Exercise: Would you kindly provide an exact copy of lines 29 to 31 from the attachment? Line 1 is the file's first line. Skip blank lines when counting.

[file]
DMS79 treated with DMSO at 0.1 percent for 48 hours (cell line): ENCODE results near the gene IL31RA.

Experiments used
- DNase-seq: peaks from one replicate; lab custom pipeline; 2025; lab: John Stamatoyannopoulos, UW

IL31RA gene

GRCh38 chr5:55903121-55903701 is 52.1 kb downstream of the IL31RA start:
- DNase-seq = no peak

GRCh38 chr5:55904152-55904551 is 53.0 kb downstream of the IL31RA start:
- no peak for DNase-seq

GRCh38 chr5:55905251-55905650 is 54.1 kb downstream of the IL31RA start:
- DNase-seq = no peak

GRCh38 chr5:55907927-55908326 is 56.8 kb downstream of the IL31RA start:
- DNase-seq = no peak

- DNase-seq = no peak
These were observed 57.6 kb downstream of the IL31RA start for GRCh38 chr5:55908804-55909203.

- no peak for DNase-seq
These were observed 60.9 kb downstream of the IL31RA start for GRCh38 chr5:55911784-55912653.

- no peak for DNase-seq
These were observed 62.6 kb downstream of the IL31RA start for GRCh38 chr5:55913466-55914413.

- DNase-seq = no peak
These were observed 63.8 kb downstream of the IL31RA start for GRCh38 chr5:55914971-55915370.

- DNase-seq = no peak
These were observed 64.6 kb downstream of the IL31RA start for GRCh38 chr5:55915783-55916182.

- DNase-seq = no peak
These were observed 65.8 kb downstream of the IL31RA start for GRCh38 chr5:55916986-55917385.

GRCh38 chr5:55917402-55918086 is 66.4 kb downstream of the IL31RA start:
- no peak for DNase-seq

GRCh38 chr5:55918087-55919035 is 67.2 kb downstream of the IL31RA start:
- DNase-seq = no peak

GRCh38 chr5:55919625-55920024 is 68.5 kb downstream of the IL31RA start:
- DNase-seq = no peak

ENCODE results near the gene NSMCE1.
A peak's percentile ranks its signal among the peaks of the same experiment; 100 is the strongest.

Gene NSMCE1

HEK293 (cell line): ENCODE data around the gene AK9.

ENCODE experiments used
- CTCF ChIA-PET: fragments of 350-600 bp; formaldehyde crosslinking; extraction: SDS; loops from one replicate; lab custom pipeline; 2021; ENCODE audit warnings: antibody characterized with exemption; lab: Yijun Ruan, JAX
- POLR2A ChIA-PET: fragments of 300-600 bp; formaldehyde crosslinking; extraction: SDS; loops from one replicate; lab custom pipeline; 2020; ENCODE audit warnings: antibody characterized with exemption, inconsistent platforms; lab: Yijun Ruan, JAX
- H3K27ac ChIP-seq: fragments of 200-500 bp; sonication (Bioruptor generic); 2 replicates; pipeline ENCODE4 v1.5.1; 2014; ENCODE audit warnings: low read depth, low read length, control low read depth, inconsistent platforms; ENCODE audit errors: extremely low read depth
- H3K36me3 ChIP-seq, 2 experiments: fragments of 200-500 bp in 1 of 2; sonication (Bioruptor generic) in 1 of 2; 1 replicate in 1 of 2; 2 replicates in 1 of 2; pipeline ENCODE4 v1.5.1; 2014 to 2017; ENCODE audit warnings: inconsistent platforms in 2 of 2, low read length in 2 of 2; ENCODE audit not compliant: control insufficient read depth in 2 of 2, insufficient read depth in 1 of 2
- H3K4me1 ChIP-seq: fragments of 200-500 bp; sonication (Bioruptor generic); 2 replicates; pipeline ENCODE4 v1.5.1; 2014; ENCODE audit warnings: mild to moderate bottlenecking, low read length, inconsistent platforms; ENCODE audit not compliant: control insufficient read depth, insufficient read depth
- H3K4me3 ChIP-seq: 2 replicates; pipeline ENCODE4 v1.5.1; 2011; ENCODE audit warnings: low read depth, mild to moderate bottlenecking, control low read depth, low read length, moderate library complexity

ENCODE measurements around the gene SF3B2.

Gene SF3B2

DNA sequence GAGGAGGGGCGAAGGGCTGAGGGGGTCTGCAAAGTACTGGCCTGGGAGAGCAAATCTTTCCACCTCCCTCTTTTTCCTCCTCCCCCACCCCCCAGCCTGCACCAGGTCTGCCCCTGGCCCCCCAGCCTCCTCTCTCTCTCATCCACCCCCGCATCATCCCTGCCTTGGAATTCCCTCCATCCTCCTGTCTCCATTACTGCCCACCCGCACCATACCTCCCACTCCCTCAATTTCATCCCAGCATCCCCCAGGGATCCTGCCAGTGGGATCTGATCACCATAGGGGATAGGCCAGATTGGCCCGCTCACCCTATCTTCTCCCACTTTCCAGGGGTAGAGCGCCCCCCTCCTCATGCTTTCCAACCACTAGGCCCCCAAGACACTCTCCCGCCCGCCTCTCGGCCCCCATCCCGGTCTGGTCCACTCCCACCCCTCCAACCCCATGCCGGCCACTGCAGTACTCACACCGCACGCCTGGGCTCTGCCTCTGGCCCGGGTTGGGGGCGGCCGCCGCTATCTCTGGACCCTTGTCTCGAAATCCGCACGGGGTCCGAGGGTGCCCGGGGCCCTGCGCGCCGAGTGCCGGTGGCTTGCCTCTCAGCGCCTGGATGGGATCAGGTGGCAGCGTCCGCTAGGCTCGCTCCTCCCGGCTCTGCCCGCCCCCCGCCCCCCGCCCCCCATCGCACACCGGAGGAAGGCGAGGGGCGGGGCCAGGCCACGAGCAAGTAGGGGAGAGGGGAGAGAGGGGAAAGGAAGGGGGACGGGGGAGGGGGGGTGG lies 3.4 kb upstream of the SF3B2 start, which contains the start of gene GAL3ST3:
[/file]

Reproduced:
GRCh38 chr5:55919625-55920024 is 68.5 kb downstream of the IL31RA start:
- DNase-seq = no peak

ENCODE results near the gene NSMCE1.